d if you get it wrong, you can indeed wipe out your entire Windows partition. Make a backup of everything important - don't just think "that would be a good idea"; actually *do* it, in case you have to reinstall Windows (which is actually very easy in most cases - if you can handle installing Linux, it's a cinch). Fortunately, the makers of the main distros (short for distributions - Linux-speak for customised Linuxes) have realised this, and all the main players now provide a graphical installation process, which tells you as you go exactly what you're doing, and - hopefully - gives you a chance to back off if something looks like it's going horribly pear-shaped. Caution is still needed, though, as when all is said and done Linux users are assumed to be at least vaguely competent at setting things up themselves. So, what sort of system do you need to run Linux? Well, it must be said that the old days of "isn't Linux great? It can run on a 386!" are pretty much over if you want to move at above slothlike pace. To run a modern distro (RedHat 7, Mandrake 8 etc), you'll feel very cramped in anything less than 64MB RAM and a 1 gig hard disk, and for comfort you should double those figures. Linux allows you a great deal of say in how you set up its filesystem, though, so it is possible to install only those bits you need for a slimmer system (now this would be useful for Windows!). Installation itself is, as I intimated earlier, far easier these days than it used to be - largely a case of multiple-choice boxes and messages which effectively say "you do have a GeForce graphics card, don't you?". If you do have to choose which packages to install, it's a good idea to leave all the automatically-chosen ones in unless you're very short on disk spaces, as otherwise you may find that a program you want to use is missing vital support files (this is called "dependency"), and y
ou'll have to install the missing bits manually, which is a chore. Other than this, you might well be offered a choice between the "big two" window managers (GUIs) - Gnome and KDE. I recommend KDE as I find it easier to use and there'd more info around about it, but it is a bit of a resource hog - don't even think about it on a PC with under 64MB of RAM. A really important thing to remember about Linux is its multi-user setup. This matters even if you're the only person who ever uses it - you should still create an account over and above the built-in "root" account. Yes, I know everyone skims over the instructions, thinking "oh, it's just an extra bit of work", but this really does matter. And for why? Simple - if you are logged in as "root", you can do more or less anything... and, depending on how your system is set up, this can even include deleting your *Windows* files (yes, all of them). If you're logged in as a normal user, then Linux's security features stop you from doing anything quite so apocalyptic. Of course, some functions (compiling software from source code, for example) do require you to be root, but it's a good idea to go in, do what you have to do, and get out as fast as you can. What? Compiling from source code? Yes indeed. This is far more common in Linux than it is in Windows, and for a very good reason. Linux will run on just about any halfway modern PC, Apple Macs, Ataris, Acorns, Suns... the list goes on. That means that the assumptions Windows software programmers can make about the form of hardware the program will be run on are not necessarily valid. So the best way is to provide source code in a language such as C, and allow utilities on the end user's computer to interpret these in a suitable way for the machine in question. It's all a little bit fiddly at first, but before too long you should find it all coming together. Anyway, th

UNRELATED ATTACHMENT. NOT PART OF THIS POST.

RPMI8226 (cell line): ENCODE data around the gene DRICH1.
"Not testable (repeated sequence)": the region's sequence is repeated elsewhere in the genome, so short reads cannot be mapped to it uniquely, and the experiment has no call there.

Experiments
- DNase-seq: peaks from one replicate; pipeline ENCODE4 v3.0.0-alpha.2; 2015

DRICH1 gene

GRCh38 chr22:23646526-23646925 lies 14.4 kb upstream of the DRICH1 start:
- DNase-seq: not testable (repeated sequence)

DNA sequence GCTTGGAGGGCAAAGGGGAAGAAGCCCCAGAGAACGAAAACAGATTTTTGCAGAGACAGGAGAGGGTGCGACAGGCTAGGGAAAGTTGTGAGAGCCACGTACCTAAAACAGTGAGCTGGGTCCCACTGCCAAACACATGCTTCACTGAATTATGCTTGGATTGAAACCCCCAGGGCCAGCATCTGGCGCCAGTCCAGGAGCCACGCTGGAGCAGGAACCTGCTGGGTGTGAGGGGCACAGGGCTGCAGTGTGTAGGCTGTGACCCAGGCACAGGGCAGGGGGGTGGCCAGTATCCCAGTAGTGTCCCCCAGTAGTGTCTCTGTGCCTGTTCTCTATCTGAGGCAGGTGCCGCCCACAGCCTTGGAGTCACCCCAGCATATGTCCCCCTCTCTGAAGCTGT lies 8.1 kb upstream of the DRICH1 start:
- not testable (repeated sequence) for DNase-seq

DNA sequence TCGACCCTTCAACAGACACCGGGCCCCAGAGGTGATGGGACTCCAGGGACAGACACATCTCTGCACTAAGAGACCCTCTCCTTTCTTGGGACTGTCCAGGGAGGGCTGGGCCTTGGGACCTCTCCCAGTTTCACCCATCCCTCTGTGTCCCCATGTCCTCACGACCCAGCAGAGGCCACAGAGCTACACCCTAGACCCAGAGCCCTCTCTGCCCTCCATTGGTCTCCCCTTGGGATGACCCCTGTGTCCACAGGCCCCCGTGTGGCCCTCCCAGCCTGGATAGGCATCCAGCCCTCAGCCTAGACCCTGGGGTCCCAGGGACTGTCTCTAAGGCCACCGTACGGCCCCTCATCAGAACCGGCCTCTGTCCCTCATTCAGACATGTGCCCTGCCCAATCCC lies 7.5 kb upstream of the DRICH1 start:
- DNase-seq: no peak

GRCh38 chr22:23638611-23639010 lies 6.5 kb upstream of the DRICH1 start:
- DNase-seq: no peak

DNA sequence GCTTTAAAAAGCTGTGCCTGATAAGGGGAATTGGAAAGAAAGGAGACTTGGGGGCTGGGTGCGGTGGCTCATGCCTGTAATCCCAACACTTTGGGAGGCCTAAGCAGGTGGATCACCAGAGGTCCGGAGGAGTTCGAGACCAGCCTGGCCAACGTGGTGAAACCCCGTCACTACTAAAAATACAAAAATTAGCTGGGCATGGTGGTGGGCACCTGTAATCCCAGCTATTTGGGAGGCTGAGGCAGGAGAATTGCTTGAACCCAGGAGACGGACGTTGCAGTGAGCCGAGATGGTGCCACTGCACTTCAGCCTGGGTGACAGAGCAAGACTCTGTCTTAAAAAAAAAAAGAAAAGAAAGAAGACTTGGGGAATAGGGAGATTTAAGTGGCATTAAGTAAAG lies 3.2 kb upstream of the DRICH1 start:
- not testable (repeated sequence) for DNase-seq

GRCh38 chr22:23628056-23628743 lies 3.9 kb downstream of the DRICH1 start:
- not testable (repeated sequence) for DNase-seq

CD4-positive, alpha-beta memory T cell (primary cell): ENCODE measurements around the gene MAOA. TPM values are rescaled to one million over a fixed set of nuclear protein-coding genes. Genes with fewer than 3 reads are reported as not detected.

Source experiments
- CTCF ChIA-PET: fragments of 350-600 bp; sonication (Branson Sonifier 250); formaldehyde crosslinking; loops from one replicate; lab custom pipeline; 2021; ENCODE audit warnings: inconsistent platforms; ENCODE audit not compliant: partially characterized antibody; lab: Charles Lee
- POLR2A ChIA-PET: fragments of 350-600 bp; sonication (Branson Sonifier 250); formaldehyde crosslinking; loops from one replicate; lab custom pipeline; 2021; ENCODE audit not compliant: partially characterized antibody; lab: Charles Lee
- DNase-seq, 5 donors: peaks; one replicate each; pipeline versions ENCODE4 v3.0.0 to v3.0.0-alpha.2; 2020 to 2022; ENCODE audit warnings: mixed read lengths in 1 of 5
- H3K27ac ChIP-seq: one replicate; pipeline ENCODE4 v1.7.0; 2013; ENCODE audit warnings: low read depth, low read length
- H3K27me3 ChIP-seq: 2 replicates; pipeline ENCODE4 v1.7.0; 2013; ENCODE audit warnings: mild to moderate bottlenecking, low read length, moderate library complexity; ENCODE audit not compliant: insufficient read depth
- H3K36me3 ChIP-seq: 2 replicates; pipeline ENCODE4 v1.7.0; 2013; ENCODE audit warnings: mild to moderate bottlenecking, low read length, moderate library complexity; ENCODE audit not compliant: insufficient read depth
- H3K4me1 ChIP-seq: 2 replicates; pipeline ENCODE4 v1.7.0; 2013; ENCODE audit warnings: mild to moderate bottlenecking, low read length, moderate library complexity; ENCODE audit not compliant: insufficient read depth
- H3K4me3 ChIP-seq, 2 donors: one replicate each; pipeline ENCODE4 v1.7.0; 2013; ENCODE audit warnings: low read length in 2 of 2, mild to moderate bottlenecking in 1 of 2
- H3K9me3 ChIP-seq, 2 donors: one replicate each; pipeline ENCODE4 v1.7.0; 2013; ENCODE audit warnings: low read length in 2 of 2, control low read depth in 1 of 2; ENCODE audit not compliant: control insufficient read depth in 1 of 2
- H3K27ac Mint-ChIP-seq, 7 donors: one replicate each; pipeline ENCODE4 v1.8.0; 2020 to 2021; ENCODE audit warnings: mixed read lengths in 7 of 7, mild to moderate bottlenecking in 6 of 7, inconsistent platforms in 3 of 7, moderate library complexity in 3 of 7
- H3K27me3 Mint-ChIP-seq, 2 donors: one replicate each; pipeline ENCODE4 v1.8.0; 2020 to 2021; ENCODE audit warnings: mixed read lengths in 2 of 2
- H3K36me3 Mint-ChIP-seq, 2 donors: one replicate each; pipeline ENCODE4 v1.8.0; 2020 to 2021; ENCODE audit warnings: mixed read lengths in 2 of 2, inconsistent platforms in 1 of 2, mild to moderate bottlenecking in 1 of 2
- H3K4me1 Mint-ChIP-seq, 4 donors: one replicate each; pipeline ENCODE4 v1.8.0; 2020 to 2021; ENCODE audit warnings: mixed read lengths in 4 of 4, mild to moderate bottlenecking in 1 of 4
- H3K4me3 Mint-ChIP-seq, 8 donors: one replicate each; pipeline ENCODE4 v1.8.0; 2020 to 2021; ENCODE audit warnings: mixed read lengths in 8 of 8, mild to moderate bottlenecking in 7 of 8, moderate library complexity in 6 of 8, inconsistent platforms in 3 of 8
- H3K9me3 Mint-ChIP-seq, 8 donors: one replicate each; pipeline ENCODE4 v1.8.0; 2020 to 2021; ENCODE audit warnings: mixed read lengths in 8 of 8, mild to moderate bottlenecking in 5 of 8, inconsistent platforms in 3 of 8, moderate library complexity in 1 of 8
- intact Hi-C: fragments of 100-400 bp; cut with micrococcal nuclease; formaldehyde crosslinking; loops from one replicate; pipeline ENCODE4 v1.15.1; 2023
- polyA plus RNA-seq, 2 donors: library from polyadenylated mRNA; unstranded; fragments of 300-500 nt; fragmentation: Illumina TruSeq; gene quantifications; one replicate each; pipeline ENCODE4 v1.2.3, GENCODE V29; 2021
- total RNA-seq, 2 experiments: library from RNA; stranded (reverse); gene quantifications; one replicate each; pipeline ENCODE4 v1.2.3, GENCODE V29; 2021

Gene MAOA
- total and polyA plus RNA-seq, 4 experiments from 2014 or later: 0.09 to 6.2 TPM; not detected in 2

ere you are looking at (let's assume) the KDE desktop, which is almost, but not quite, entirely unlike Windows, and thinking "huh?" - what do you do now? Well, somewhere in the various menus (under "Terminals", perhaps), there should be an option called "Xterm". Open this up, and you'll see something that looks quite similar to a DOS prompt. Type ls (and RETURN, obviously) - there you'll see a directory listing. If you type ls -l you'll get a long (ie detailed) listing. A lot of it will be gibberish, but never mind, as we can easily get help by using ls --help (note the *two* hyphens). The "--help" flag is similar to DOS's "/?" one, in that it gives a brief summary of the options available with that command. For more detail we need to type man ls (man is short for manual), which gives a very long (hundreds of lines) and - for most of us - overly detailed rundown of what ls is, what it does, why it does it, how to stop it doing it, who made it do it, and how to report to someone that it doesn't do it anyway. Now, let's say you've read some of this, and decided that you use "ls --l" far more than just plain old "ls". Wouldn't it be helpful if there was an "lsl" command that could save you a bit of typing? Ta-da! There is! Or rather, there can be, thanks to the wonderful world of aliases. Type alias lsl='ls --l' Now, type lsl and you'll see that your prayers have been answered. (Incidentally, if you type alias on its own, you'll get a list of the current aliases, which is very handy - some distros have a few built in.) A few other handy commands are "cd" (similar, but not identical to, the DOS command", "df" (shows disk usage), "free" (ditto for memory), "exit" (shuts d